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Mind & Body

6 things to do for great breasts

From the streamlining and de-puffing massage technique to the skincare that counts, DANIELLE FOX shares the expert tips guaranteed to help you achieve your best breasts yet

Beauty

Disclaimer: always talk to your physician before starting any routine, even if it’s a simple massage, especially if you have any chronic or acute disease, are undergoing breast-cancer treatment or are post-surgery

Get more hands-on

“When it comes to breast health, lymphatic drainage can be a great ally,” says Miami-based massage therapist Camila Perez. Lymph nodes are located around your breasts and carry a fluid called lymph, which helps to fight off illness. Therefore, stimulating lymphatic drainage in the breast area is an easy way to maintain balance, release stagnation and reduce any swelling. The key to its success, however, is in the technique. Most of the breast tissue drains towards the armpits and a small portion towards the clavicle. “I recommend using a pumping movement, working with some light pressure and then releasing the breast gently, allowing it to return to its normal position,” advises Perez. Remember, when stimulating the lymphatic system, always begin massaging the lymph-node region on the neck and the collarbone first – this will awaken the entire system.

Try the at-home lymphatic technique

“This four-step technique is also a great way of self-examination, making you aware of any changes as soon as they may happen,” says Perez.

1. Using an oil for slip, put your hand on your armpit and push inward and upward. Go deep into the armpit. Pump upward and release. Do this ten times.

2. Hold your entire breast and move it upward toward the armpit. If your breasts are large, this may take more than one hand position. Do this ten times.

3. Pump your breast directly inwards toward the chest wall. Do this five times.

4. Holding your breast stable with one hand, pump the upper, inner quadrant of your breast towards your collarbone with the other hand. Do this five times.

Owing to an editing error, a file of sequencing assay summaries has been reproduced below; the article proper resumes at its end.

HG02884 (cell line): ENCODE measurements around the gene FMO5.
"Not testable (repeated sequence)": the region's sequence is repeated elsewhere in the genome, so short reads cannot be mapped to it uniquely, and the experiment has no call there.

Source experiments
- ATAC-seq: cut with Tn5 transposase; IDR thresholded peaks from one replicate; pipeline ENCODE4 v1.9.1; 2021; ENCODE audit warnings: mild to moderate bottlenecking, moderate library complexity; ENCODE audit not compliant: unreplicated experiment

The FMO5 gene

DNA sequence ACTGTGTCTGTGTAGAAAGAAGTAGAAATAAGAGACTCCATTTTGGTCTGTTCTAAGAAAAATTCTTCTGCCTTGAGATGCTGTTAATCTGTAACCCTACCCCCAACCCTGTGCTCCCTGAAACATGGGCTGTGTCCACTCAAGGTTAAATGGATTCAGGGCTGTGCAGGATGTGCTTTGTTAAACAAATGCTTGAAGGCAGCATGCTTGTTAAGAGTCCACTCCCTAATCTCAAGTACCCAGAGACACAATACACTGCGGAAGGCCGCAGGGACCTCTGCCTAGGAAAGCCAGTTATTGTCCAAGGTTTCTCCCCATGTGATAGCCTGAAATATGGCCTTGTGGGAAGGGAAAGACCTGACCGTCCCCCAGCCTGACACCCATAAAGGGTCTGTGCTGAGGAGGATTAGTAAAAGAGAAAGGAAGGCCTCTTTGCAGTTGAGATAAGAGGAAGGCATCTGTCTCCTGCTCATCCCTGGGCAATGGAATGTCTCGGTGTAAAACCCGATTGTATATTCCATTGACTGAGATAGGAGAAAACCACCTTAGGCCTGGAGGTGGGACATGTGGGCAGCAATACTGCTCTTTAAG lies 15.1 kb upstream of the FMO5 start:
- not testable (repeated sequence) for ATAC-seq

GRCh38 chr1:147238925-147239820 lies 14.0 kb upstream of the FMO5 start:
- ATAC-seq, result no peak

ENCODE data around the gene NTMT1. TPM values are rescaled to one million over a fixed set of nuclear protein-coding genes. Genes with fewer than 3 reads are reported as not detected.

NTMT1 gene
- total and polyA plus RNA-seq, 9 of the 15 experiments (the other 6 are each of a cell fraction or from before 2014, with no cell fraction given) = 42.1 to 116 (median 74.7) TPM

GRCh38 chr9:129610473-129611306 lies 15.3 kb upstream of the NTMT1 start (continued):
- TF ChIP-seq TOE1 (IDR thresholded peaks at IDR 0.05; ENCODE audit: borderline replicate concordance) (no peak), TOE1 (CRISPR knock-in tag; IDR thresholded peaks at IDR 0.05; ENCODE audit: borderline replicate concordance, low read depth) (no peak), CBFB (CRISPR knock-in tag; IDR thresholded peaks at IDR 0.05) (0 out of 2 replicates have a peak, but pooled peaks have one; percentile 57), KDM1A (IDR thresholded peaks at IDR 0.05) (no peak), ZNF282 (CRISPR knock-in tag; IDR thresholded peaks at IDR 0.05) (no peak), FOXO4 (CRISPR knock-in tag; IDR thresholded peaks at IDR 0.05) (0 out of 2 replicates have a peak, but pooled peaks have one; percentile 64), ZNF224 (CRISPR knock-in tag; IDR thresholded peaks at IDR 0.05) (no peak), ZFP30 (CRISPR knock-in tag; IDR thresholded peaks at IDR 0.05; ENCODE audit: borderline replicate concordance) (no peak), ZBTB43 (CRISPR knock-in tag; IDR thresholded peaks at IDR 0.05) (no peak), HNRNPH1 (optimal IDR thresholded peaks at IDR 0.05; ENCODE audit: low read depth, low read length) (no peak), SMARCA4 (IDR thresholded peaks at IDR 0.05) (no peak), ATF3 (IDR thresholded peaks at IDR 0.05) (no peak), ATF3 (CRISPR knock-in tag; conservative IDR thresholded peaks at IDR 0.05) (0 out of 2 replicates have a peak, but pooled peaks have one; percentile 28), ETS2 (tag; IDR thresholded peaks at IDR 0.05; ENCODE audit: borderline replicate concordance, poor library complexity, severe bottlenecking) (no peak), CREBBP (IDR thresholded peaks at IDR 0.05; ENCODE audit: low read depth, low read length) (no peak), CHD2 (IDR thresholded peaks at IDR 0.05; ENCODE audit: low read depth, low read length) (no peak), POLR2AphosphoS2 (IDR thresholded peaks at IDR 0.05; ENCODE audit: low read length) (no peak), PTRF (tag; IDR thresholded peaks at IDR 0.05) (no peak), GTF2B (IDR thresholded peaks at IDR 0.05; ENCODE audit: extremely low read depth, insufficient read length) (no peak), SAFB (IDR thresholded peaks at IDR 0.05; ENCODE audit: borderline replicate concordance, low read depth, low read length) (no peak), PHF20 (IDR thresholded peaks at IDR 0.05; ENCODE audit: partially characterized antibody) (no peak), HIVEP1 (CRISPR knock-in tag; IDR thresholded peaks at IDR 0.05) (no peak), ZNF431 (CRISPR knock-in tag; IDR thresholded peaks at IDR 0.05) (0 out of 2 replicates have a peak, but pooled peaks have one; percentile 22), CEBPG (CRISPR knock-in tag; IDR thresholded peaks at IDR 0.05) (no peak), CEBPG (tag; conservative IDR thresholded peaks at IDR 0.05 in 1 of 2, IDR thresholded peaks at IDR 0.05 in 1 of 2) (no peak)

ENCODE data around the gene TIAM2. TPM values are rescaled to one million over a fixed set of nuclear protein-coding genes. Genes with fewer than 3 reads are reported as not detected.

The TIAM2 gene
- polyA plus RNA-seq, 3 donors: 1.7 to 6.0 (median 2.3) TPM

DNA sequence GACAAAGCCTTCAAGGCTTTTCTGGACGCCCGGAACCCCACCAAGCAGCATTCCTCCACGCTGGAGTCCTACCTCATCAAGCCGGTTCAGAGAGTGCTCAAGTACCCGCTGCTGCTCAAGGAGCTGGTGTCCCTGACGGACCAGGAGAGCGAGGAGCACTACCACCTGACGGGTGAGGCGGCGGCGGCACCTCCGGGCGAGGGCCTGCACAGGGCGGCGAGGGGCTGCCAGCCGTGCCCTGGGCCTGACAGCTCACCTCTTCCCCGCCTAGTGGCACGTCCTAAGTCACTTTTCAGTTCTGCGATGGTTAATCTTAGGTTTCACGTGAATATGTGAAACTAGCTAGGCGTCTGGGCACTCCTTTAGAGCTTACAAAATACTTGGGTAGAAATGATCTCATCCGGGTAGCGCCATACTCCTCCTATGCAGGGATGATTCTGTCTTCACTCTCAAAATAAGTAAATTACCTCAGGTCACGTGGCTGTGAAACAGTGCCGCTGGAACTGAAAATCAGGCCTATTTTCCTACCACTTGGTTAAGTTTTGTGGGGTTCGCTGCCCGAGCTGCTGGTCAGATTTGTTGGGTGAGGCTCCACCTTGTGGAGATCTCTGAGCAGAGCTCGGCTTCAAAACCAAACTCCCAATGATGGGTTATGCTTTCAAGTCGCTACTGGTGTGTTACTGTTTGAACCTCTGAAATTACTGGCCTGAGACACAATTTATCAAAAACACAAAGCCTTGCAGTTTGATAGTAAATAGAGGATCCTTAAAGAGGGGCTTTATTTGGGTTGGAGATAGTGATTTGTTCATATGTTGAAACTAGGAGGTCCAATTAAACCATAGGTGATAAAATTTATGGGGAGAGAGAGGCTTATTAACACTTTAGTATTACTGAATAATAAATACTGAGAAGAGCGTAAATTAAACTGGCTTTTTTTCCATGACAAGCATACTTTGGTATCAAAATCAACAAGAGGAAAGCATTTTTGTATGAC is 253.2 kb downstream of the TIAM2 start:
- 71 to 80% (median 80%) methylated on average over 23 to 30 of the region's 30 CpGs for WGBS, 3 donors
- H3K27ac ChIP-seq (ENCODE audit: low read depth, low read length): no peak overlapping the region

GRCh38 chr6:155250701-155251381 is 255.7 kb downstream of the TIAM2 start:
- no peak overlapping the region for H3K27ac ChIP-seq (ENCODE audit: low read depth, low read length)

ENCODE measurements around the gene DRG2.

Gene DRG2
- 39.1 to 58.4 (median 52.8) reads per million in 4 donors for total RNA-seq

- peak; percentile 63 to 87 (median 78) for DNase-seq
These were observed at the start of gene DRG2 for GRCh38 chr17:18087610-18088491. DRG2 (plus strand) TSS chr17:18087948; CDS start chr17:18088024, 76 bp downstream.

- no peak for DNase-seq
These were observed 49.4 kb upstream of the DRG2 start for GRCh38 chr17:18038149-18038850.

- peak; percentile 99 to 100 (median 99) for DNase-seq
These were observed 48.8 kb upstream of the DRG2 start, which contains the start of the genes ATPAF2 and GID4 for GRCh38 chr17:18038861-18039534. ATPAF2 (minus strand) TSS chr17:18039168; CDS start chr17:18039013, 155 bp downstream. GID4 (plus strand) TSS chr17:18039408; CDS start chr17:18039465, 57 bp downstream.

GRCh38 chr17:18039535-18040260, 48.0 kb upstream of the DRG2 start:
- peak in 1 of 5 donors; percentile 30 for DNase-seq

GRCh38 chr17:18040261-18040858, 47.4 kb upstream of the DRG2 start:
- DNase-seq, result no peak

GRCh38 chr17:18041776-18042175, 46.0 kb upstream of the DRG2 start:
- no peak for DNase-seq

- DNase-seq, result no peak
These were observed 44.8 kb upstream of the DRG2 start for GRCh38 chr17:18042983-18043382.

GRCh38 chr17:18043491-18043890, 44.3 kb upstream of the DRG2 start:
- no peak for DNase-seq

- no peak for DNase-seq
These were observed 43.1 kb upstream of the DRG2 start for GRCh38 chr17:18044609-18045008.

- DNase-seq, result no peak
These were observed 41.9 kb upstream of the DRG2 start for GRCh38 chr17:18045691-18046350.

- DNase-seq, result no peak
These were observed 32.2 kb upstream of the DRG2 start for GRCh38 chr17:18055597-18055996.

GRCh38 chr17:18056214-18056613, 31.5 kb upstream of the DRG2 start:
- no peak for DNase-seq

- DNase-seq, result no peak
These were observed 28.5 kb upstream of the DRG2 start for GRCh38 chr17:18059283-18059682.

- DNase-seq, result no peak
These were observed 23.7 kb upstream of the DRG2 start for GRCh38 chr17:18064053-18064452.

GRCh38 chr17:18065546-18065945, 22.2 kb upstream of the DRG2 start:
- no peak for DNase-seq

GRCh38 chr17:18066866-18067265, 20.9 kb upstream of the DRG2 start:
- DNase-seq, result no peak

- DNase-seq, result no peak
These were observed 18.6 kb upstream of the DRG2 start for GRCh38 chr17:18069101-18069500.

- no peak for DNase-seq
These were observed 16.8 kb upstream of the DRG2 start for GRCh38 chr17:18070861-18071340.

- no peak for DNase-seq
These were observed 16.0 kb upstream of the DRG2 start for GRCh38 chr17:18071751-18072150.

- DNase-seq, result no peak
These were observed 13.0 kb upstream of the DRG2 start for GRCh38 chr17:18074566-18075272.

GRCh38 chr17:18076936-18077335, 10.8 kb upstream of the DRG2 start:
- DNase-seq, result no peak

Start your skincare from the nipple up

“Like the face, your décolleté and breasts tend to show early signs of aging, such as fine lines, wrinkles and sagging skin,” says New York-based dermatologist and cosmetic surgeon Dr. Dendy Engelman. Breast skin (and chest skin overall) is thinner and more delicate than the skin on other parts of the body, and therefore more prone to aging – especially as people tend to focus on their faces and neglect to give the same care to other areas of the body. “Starting in their twenties (when we start to lose collagen and elastin), I tell my patients to apply the same skincare products on these areas that they apply to their faces,” explains Dr. Engelman. “The key at any age is to apply your facial skincare products to the décolleté as well, or at least rub excess product there – prevention is easier than correction.”

Be savvy with your skincare ingredients

Since the skin around your décolleté and breasts is thinner, more sensitive, and highly at risk of premature aging, it’s best to use nourishing, antioxidant ingredients. Think retinols and peptides, which strengthen the skin barrier, and boost collagen and elastin production; hyaluronic acid to hydrate and plump skin; and antioxidants like vitamins C and E to prevent and combat free-radical damage (especially if you aren’t diligent about protecting this area with SPF). “Moisturizing and applying nourishing anti-aging ingredients like peptides, hyaluronic acid and antioxidants is crucial,” explains Dr. Engelman. “We tend to think of retinol as something that’s meant just for the face, but you can also apply retinol products on the décolleté and breasts to prevent and reduce signs of aging.”

Add a humidifier to your anti-aging arsenal

Nighttime is a critical time for skin to repair and rebuild, but we also lose a lot of moisture while we sleep due to transepidermal water loss. This can exacerbate the appearance of fine lines, wrinkles and sagging, causing you to wake up looking dehydrated and therefore older – and this includes the breast and décolleté area. “As a dermatologist, I’m a fan of using a humidifier at night (Canopy is my go-to brand), because it releases pure, hydrated air, so you can hygienically and effortlessly maintain an optimal hydration level while you sleep, and wake up with more youthful-looking skin,” says Dr. Engelman.

Check your breasts as part of your self-care routine

“I recommend you check your breasts once a month,” advises Dr. Zoe Williams, supporter of Estée Lauder Companies’ Breast Cancer Campaign. “Start by looking at your breasts from the front, and then look from both sides. You’re looking for any change in shape, size and contour. You’re also looking for changes in the skin – any redness, soreness, flaking or puckering. Then, move on to feeling the breast – you can use the flat part of your three middle fingers for this. Try patting or circling, whatever feels most comfortable. However, remember to ensure you feel the entire breast – nipple, chest and armpit. You’re feeling for lumps, thickening or anything that feels unusual for you.”

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